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Is the Market for Mortgage-Backed Securities a Market for Lemons?


  • Chris Downing
  • Dwight Jaffee


This paper models and provides empirical evidence for the quality of assets that are securitized through bankruptcy remote special purpose vehicles (SPVs). The model predicts that assets sold to SPVs will be of lower quality ("lemons") compared to assets that are not sold to SPVs. We find strong empirical support for this prediction using a comprehensive data set of sales of mortgage-backed securities (Freddie Mac Participation Certificates, or PCs) to SPVs over the period 1991 through 2002. Valuation estimates based on a structural two-factor model indicate that PCs sold to SPVs are on average valued $0.39 lower per $100 of face value relative to PCs not so sold. For the four largest coupon groups in our full sample of Freddie Mac PCs, we find a "lemons spread" of 4--6 basis points in terms of yield-to-maturity, and this spread accounts for 13--45% of the overall prepayment spread of these securities. The Author 2008. Published by Oxford University Press on behalf of The Society for Financial Studies. All rights reserved. For Permissions, please e-mail:, Oxford University Press.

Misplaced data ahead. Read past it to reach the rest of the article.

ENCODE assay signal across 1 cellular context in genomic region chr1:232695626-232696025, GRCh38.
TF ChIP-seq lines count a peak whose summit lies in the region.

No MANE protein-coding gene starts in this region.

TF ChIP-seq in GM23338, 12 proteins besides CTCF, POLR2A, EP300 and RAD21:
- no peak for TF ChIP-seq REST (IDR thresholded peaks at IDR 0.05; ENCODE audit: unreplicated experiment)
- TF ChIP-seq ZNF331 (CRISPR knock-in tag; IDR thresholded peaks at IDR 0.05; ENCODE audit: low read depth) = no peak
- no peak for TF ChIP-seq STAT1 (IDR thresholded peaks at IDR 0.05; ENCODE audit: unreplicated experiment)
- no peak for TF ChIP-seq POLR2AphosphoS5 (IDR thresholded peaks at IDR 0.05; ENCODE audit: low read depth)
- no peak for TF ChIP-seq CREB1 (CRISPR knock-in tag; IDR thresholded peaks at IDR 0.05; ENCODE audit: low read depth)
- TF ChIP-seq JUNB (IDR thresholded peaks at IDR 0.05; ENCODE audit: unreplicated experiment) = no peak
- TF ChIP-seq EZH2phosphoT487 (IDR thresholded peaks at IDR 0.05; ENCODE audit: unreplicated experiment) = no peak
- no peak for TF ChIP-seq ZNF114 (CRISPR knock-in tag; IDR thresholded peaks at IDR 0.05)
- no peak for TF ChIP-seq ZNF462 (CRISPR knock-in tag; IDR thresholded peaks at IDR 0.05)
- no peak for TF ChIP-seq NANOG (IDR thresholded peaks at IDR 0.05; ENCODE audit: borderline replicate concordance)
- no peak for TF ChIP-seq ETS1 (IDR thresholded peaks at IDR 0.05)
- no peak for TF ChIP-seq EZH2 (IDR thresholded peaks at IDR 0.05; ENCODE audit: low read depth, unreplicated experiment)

Suggested Citation

  • Chris Downing & Dwight Jaffee, 2009. "Is the Market for Mortgage-Backed Securities a Market for Lemons?," Review of Financial Studies, Society for Financial Studies, vol. 22(7), pages 2257-2294, July.
  • Handle: RePEc:oup:rfinst:v:22:y:2009:i:7:p:2257-2294

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